SumWhence is in the same family as Elsewhence.
GOLDEN, CO — Nestled in the foothills of the Colorado Rocky Mountains along Apex/Lena Gulch in Golden lies Magic Mountain, one of the most signiﬁcant archaeological sites along Colorado’s Front Range. During two separate digging sessions in the summer of 2018, the Denver Museum of Nature & Science, Paleocultural Research Group and the public uncovered some of the vast history of the area.
Magic Mountain was once a semi-permanent gathering place and seasonal camp for hunter and gatherer communities. Under the ground lies evidence of habitation by Paleo-Indians showing use of ceramics, stone structures and hearths. The oldest artifacts thus far found at the site are 7000 years old (5000 BCE) and it was used up until at least 1000 CE.
During the 2018 dig season, 71 volunteers helped lead public tours and supported the excavation. 14 teen interns through Teen Science Scholars and Native American Teen Programming participated in the dig. There was a total of 1,923 visitors through public tours (there were 945 in 2017). 85 children and teens were served through programs from Sun Valley, Boys & Girls Club and Teens Inc.
The focus the 2018 season was the Early Ceramic Period (200–1000 CE). There was a myriad of artifacts found including: projectile points, flakes from tool making activities as well as the addition of larger cooking ovens. The ovens were left in position and reburied on site. The artifacts are being processed and will eventually be added to the collections at the DMNS.
The site got its name, Magic Mountain, in the 1950s when investors built a family entertainment theme park for the residents of the Denver area. It was a Disney-like amusement park only open for two years during the summers of 1959 and 1960. Parts of the park morphed into Heritage Square Amusement Park in 1971 and eventually closed permanently on Saturday June 30th, 2018.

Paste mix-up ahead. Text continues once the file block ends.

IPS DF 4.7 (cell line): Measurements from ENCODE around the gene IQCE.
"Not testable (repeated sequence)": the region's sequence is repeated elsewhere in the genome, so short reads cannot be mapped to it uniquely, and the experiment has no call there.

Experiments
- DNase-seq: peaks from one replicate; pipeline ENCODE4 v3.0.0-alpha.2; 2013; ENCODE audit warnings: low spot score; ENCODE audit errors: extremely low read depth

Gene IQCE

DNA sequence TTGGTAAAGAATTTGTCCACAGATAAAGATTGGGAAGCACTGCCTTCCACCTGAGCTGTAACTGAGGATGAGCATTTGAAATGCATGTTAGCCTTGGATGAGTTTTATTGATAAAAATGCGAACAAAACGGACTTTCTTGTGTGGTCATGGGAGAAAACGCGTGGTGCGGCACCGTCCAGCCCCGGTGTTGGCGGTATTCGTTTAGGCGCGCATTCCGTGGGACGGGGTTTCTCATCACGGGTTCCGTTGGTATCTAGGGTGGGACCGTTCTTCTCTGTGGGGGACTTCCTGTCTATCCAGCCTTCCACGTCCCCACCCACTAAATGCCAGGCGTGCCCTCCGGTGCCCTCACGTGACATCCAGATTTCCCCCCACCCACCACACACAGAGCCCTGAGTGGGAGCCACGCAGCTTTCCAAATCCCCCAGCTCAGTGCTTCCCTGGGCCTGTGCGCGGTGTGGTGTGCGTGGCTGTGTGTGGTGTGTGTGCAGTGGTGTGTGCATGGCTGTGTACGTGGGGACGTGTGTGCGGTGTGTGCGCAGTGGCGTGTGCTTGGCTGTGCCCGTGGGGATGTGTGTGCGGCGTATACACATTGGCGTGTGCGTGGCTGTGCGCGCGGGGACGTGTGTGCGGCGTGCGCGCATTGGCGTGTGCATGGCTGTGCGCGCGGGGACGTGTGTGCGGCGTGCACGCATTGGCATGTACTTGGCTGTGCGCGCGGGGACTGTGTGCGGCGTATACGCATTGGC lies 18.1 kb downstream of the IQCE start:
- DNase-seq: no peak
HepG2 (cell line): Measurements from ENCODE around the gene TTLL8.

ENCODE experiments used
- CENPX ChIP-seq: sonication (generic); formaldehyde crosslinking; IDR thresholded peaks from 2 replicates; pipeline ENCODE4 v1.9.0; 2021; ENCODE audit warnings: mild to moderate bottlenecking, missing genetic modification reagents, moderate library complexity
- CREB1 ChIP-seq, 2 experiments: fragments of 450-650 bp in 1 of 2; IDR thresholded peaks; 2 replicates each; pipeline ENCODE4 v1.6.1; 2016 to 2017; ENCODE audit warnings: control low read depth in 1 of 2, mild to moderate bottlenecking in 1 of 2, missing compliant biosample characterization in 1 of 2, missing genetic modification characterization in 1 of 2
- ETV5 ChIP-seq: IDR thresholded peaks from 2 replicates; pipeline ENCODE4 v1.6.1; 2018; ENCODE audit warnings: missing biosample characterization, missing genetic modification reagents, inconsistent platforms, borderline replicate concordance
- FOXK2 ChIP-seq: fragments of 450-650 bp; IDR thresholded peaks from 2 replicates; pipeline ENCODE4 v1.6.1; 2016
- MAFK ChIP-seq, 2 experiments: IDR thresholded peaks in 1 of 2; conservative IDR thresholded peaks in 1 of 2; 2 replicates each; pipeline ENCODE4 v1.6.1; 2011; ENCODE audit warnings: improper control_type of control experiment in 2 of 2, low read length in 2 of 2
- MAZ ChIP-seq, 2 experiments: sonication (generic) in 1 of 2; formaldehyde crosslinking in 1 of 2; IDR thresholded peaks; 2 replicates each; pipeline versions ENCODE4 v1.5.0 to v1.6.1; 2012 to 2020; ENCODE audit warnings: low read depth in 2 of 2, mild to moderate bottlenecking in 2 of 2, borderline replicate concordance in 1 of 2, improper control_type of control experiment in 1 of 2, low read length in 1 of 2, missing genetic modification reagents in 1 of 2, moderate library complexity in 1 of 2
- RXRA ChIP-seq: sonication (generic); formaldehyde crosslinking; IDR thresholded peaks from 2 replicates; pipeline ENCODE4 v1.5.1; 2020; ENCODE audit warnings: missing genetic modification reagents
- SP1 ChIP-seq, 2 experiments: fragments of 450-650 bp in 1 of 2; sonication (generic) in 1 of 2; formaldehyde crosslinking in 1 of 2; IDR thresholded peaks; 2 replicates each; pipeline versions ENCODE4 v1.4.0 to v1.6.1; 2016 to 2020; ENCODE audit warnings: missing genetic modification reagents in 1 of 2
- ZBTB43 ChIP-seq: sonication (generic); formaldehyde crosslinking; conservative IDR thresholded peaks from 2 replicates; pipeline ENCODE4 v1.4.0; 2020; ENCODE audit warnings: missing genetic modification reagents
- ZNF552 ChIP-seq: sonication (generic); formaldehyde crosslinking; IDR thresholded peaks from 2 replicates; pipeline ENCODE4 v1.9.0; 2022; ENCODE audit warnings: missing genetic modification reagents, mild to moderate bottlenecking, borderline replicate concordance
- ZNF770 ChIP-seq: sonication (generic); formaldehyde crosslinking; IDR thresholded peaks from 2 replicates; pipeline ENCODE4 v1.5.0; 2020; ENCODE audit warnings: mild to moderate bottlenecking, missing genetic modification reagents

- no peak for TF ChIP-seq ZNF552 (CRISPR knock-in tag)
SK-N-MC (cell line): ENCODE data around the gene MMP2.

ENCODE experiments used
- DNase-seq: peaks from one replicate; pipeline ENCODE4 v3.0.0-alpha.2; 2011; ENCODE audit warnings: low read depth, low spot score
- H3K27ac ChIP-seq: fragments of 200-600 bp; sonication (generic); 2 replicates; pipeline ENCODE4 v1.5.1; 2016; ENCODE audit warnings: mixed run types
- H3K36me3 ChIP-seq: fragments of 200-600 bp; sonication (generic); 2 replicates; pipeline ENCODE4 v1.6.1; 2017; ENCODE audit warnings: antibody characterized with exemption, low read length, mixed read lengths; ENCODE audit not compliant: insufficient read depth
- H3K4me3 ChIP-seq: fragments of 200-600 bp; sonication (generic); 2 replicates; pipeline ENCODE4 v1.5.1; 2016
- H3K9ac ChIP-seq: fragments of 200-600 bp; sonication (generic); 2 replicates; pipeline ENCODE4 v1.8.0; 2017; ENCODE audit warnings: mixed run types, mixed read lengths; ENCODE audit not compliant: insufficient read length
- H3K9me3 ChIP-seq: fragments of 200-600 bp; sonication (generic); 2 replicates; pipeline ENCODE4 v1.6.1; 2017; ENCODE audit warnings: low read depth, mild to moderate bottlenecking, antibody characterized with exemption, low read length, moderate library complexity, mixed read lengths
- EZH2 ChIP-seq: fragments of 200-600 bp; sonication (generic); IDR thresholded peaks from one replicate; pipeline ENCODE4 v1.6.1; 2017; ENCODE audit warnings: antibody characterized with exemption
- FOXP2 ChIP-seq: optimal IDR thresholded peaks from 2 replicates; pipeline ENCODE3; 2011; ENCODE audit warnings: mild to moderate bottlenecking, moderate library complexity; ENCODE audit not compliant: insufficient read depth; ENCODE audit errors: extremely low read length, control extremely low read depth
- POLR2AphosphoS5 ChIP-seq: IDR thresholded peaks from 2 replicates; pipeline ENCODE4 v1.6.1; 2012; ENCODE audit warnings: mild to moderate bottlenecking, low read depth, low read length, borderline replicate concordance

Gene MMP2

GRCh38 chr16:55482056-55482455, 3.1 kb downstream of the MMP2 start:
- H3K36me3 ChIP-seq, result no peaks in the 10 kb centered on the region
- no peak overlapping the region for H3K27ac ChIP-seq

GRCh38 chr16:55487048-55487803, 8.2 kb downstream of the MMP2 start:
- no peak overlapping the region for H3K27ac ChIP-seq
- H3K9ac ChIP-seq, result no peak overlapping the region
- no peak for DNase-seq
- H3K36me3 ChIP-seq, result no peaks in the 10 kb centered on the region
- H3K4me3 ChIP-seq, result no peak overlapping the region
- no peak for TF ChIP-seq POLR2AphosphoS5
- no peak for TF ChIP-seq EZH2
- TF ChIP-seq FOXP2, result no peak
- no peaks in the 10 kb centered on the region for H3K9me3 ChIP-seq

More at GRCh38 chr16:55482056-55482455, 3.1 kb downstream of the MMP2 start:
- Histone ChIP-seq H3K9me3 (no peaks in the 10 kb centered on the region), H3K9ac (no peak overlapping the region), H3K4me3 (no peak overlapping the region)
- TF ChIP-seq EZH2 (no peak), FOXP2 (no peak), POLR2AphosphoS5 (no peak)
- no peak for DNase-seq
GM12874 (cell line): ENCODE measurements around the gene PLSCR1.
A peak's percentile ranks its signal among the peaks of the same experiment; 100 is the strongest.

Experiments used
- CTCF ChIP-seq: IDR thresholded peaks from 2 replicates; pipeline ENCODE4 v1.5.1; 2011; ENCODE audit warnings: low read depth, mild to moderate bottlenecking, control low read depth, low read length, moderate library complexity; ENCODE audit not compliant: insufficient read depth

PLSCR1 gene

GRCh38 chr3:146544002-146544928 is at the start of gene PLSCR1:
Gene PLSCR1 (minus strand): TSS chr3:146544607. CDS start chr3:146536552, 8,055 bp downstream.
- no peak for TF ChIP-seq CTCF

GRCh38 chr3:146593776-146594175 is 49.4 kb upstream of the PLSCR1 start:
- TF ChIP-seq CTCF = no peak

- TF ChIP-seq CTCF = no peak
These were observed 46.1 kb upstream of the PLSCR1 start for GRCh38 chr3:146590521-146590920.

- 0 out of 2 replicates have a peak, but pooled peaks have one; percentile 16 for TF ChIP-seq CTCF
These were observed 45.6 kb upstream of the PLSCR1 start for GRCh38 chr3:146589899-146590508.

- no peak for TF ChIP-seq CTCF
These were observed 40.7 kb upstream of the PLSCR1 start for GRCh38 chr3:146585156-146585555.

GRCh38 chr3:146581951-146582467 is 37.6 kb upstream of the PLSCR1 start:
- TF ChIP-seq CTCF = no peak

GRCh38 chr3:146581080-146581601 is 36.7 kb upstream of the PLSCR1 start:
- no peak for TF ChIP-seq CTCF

The Archaeological Periods represented at Magic Mountain Site:
Early Archaic Period (6650 BCE-3000 BCE)
Middle Archaic Period (3000 BCE-1500 BCE)
Late Archaic Period (1500 BCE-200 CE)
Early Ceramic Period (200-1000 CE)
Dr Michele Koons, Curator of Archaeology at the Denver Museum of Nature and Science, works at Magic Mountain
“River Canyon Trace,” a sculpture by Bailey, Colorado artists Alice Pierson, ceramic artist, and Anne Valenti, sculptor, was dedicated for permanent display at the Bailey Public Library in Bailey, Colorado on February 4, 2017.
The artwork was created in part with the help of a grant provided by Elsewhence.
The dedication was a great event that helped in building formal relationships with the Bailey community and community members. It also formally recognized Elsewhence art and the whole art grant process.
“River Canyon Trace” is a sculptural homage to the geological wonders, flora and fauna of the surrounding Bailey, Crow Hill and Platte River Canyon in Colorado. The mixed media sculpture consists of a 20-inch diameter glazed and fired medallion supported by a steel brace with a 375 pound pyramidal base of stacked native sandstone.
It was completed September 15, 2015 and donated to Elsewhence. It was then donated to the Bailey Public Library on December 10, 2016 and dedicated for permanent display on February 4, 2017.
Rex and Marshall Alford also helped with welding and shaping of the piece.
Excited to tour Magic Mountain, one of the most signiﬁcant archaeological sites along Colorado’s Front Range from the Early Ceramic Period (200–1000 CE). Research shows that hunter-gatherers camped in the area as long as 7,000 years ago.